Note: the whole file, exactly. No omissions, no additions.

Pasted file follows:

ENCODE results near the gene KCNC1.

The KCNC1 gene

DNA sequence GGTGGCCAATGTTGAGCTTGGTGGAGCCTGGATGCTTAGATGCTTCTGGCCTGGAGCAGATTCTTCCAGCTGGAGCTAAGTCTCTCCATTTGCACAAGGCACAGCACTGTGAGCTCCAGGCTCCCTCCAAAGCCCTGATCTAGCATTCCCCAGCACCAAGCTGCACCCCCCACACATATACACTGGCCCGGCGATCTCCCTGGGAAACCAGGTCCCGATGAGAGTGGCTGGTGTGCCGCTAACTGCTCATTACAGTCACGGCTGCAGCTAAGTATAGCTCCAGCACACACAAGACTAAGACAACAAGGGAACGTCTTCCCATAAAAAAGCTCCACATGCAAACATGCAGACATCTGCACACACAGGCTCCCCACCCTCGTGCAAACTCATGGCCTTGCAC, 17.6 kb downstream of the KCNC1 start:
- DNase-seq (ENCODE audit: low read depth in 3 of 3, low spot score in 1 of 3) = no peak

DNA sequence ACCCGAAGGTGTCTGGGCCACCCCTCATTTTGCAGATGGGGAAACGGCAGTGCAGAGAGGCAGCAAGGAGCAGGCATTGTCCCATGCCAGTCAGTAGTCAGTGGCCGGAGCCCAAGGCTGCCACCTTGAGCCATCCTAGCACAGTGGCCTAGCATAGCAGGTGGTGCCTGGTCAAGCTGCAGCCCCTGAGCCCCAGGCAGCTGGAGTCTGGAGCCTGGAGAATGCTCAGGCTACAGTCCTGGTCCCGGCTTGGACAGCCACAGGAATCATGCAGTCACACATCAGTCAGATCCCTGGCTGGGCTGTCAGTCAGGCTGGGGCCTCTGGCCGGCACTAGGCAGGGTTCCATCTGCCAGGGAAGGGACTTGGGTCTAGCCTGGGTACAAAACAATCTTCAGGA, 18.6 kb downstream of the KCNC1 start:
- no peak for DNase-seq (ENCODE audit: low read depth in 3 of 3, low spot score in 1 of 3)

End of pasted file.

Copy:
ENCODE results near the gene KCNC1.

The KCNC1 gene

DNA sequence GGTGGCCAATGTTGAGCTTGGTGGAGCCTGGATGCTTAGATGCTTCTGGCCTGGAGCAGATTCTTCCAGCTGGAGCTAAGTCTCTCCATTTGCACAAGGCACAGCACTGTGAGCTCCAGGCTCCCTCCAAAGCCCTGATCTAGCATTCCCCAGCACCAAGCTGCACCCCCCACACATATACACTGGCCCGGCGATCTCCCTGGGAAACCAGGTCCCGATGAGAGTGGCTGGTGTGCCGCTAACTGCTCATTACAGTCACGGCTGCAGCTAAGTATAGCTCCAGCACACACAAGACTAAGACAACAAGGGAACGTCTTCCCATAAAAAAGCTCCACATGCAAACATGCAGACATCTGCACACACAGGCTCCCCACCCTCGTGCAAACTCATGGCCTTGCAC, 17.6 kb downstream of the KCNC1 start:
- DNase-seq (ENCODE audit: low read depth in 3 of 3, low spot score in 1 of 3) = no peak

DNA sequence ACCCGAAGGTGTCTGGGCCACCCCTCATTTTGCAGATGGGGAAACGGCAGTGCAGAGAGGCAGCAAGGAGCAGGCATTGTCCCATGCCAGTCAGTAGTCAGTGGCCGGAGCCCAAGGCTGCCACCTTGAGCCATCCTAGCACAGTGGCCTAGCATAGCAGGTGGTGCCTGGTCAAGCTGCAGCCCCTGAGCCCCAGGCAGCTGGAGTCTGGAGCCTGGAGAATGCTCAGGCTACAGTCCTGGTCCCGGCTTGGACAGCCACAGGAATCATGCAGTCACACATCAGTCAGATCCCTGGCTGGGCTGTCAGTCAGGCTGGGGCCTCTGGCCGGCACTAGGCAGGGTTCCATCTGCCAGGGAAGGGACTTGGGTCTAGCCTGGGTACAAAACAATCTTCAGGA, 18.6 kb downstream of the KCNC1 start:
- no peak for DNase-seq (ENCODE audit: low read depth in 3 of 3, low spot score in 1 of 3)